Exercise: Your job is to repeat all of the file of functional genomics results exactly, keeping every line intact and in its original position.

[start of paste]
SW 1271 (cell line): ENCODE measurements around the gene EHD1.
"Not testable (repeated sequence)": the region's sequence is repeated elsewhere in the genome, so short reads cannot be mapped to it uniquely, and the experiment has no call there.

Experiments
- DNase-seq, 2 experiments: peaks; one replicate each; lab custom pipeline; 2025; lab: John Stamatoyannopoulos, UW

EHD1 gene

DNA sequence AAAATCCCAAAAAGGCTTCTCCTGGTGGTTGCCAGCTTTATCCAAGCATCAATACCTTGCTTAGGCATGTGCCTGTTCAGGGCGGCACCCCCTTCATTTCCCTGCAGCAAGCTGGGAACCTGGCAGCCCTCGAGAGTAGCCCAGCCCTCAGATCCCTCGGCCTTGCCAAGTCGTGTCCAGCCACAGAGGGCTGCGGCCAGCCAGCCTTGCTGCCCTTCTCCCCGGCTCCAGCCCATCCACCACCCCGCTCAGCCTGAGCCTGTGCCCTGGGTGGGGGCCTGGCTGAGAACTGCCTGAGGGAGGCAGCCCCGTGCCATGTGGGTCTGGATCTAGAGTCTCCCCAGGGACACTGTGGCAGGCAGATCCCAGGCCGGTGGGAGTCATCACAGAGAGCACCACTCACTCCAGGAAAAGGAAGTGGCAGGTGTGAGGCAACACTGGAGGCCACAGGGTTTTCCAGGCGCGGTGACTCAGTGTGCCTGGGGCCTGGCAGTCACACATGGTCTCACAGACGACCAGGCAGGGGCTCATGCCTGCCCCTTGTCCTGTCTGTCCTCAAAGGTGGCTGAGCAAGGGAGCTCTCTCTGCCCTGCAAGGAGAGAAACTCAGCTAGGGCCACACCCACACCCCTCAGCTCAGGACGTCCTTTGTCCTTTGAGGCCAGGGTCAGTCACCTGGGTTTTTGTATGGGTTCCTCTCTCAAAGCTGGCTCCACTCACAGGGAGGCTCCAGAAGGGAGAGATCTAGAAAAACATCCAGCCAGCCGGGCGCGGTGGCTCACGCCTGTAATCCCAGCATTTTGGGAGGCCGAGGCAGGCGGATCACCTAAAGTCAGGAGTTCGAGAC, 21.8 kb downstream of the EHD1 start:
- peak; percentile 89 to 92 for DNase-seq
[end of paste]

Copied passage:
SW 1271 (cell line): ENCODE measurements around the gene EHD1.
"Not testable (repeated sequence)": the region's sequence is repeated elsewhere in the genome, so short reads cannot be mapped to it uniquely, and the experiment has no call there.

Experiments
- DNase-seq, 2 experiments: peaks; one replicate each; lab custom pipeline; 2025; lab: John Stamatoyannopoulos, UW

EHD1 gene

DNA sequence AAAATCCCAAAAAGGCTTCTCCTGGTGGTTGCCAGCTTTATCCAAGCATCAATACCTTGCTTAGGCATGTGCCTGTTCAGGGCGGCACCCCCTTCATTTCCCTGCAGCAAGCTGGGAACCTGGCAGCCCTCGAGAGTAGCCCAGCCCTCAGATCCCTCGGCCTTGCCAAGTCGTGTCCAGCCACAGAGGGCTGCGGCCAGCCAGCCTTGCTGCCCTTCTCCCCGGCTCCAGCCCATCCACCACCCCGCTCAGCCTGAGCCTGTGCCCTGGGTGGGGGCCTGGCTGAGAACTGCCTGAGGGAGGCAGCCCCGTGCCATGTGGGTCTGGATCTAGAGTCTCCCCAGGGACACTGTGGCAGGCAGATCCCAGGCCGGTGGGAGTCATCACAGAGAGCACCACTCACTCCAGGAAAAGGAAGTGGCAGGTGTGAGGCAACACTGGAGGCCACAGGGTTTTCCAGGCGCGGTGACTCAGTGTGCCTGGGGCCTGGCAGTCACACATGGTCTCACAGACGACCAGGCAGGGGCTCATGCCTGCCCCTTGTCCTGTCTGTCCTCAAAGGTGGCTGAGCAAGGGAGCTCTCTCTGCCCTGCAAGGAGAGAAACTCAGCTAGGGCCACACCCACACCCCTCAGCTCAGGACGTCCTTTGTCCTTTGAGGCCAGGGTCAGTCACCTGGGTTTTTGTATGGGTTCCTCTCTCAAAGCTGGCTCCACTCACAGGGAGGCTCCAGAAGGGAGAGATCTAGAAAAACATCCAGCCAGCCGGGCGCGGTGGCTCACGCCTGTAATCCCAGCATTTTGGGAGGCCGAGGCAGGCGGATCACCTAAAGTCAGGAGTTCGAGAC, 21.8 kb downstream of the EHD1 start:
- peak; percentile 89 to 92 for DNase-seq